Disclaimer: I think it’s important to note that I am not dead dead. Do not write a thought-provoking post about how I was an inspiration when you know I didn’t like you like that. I will block you.
You are reading my obituary. Because I am dead, I didn’t get the opportunity to write my invite list so I hope I like whoever is reading this.
There isn’t one particular event that caused my death but most things can be tracked back to childhood. To make a long story short, I was about five when I decided I didn’t want to be broke. At that time and well into adulthood, I thought I would be an artist (although I did little outside of daydreaming about being one).
Like many others, Hurricane Katrina had a major impact on me. In addition to loss, it was that experience that made me take school seriously. I needed to be able to take care of myself and possibly others. If I was going to take something seriously (that I never really wanted), it needed to benefit me. After all, I got student loans for this.
I worked hard to secure both an internship then fulltime employment once I graduated. To ensure my advancement, I enrolled in graduate school and whenever I lacked experience in something, I joined a professional organization. I was an active member in several which not only benefited me but often its baby boomer leadership.
I didn’t completely hate everything I did but ran into a pattern of excitement for something new then disappointment for the usual reasons: management, coworkers, environment, lack of resources, etc. Of course, experiences come with lessons but I needed something tangible and when I didn’t get it, I became resentful, angry, and all the other fun emotions that make life a living hell.
Getting knocked up was another event that changed me. Besides the obvious reasons, it forced me to asked questions that can be summarized into three words. Spoiler alert: They are in the title. First, why was perception so important to me? Interestingly, the more I tried to protect my reputation, the more I would experience situations that drug my name through the mud. They include but are not limited to sleeping my way into subpar positions, nepotism, incompetency, sexual harassment, etc.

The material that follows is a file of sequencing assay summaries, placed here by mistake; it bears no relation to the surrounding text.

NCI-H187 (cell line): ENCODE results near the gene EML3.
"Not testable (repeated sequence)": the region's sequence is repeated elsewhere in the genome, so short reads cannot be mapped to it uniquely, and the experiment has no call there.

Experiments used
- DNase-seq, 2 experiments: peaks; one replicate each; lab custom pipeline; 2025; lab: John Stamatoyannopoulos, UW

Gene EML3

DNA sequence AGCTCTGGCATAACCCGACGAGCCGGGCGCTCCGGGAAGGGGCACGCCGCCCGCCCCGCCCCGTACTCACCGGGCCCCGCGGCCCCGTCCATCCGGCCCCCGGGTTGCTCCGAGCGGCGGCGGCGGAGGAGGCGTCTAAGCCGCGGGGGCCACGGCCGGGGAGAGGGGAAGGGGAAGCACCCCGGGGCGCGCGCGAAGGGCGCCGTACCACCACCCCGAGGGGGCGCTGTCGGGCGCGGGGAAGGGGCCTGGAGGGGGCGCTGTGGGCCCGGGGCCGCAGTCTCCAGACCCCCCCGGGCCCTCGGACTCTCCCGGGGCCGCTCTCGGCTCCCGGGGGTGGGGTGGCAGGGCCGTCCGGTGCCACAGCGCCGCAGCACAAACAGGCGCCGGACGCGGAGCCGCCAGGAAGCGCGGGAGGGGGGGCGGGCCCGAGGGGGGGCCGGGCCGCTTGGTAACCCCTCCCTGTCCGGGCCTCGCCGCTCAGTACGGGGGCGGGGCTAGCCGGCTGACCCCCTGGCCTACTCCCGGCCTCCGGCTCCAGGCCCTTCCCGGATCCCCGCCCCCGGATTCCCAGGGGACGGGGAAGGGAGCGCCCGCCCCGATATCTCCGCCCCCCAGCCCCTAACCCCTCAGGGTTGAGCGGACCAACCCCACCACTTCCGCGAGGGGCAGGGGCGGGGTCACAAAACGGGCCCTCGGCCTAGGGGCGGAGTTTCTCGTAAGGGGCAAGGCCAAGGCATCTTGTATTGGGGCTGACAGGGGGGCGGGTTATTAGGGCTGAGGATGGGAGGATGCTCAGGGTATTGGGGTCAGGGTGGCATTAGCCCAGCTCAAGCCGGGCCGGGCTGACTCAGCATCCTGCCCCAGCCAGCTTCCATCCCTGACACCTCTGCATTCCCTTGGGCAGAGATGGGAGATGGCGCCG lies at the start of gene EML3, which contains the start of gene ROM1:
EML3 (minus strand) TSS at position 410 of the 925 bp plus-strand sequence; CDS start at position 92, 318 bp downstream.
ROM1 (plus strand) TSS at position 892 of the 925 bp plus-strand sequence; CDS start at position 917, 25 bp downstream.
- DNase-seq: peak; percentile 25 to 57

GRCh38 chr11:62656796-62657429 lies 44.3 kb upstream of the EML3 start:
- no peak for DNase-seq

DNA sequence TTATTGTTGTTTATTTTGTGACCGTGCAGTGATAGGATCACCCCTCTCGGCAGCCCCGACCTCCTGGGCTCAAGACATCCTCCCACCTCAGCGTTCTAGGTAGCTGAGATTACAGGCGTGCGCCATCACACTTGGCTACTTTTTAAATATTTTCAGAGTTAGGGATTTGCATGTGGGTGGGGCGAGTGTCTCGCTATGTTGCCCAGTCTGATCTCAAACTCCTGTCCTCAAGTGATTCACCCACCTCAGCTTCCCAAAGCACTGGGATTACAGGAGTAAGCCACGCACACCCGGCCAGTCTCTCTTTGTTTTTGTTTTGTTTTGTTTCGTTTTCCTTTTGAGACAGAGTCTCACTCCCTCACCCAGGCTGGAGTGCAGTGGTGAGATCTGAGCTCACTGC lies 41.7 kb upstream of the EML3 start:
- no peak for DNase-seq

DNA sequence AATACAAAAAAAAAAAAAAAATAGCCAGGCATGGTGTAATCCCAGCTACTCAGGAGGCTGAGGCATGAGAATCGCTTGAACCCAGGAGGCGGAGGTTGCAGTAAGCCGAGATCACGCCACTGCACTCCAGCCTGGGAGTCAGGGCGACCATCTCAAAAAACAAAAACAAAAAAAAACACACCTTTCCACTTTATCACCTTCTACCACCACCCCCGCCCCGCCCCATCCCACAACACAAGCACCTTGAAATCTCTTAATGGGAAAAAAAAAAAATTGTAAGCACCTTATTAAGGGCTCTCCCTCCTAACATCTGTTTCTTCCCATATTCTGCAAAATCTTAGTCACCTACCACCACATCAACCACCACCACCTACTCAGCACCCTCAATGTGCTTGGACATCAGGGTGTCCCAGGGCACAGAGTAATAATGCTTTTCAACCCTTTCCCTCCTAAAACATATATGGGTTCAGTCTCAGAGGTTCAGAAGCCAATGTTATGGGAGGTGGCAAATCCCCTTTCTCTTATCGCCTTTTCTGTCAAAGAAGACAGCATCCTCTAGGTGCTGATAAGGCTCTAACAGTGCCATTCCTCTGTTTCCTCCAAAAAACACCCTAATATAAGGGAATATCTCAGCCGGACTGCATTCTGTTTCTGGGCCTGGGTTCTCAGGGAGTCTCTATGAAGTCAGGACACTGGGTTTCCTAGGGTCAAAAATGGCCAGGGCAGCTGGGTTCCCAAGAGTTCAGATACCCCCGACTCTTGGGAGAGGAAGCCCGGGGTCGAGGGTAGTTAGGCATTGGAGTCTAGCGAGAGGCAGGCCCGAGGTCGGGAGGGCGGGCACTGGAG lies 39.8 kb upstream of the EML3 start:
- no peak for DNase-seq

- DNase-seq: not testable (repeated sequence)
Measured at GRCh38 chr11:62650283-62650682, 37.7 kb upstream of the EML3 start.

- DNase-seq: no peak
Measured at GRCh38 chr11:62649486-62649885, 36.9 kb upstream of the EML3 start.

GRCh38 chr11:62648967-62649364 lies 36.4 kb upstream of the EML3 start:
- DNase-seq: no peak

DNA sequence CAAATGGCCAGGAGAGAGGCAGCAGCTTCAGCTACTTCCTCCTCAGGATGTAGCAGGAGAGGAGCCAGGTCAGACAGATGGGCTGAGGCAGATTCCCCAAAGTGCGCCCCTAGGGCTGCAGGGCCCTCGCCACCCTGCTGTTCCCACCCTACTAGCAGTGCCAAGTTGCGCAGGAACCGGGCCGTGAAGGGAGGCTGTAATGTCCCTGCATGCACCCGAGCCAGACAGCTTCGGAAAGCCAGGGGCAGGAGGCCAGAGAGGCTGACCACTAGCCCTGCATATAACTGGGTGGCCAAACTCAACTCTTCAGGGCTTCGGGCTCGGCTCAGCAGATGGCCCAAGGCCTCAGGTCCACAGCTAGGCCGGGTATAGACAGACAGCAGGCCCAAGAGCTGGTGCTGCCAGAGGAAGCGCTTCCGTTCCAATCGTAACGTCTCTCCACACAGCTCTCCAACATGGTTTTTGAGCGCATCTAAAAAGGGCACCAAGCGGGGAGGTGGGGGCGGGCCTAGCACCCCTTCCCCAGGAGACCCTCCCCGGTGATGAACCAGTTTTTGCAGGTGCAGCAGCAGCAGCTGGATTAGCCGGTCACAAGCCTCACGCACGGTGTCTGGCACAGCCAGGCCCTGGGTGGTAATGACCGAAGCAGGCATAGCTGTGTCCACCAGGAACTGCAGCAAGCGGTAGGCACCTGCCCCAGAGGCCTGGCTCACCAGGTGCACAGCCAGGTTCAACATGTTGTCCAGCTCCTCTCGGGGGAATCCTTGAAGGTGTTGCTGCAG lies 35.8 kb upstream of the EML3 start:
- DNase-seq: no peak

Universally, I think most black women are programmed to be perfect. That’s evident and how many of us are educated, underemployed, and turning towards entrepreneurship. In addition to education, my work experience, and extracurricular activities, I had to be cognizant of what I wear, what to say, when to say it, or if I should say it. Some people would be surprised to know that I heavily filter myself.
Last but certainly not least, I have to be productive every waking minute. Fun fact: I wrote this on my lunch break. If there is any free minute between work and family, I should be working on my dissertation. Obviously, that should be sufficient but I have all these side hustles, things that I have volunteered for or things that have volunteered me, and a laundry list of stuff that roll into the next week because I didn’t complete them the previous week. The audacity of me to want to take a break, sleep, watch TV, or skip a meetup, event, or conference (that likely features the same 20 people).
And, you know what sucks? No one told me to do this. Maybe someone told you but my parents and grandparents never told me to do any of these things. Interestingly, they have always advocated for me to lighten my load. So, imagine my surprise when I realized I killed myself. And, while there is a shitload of people that have wronged me (and will be featured in my tell-all), if I lived more authentically, validated myself, and sought happiness outside of my employer, you wouldn’t be wearing my face on a t-shirt with angel wings (which I strictly prohibited).
But, what can I do? I have wasted enough time on the past and am looking forward to thriving on the other side. There is better food here.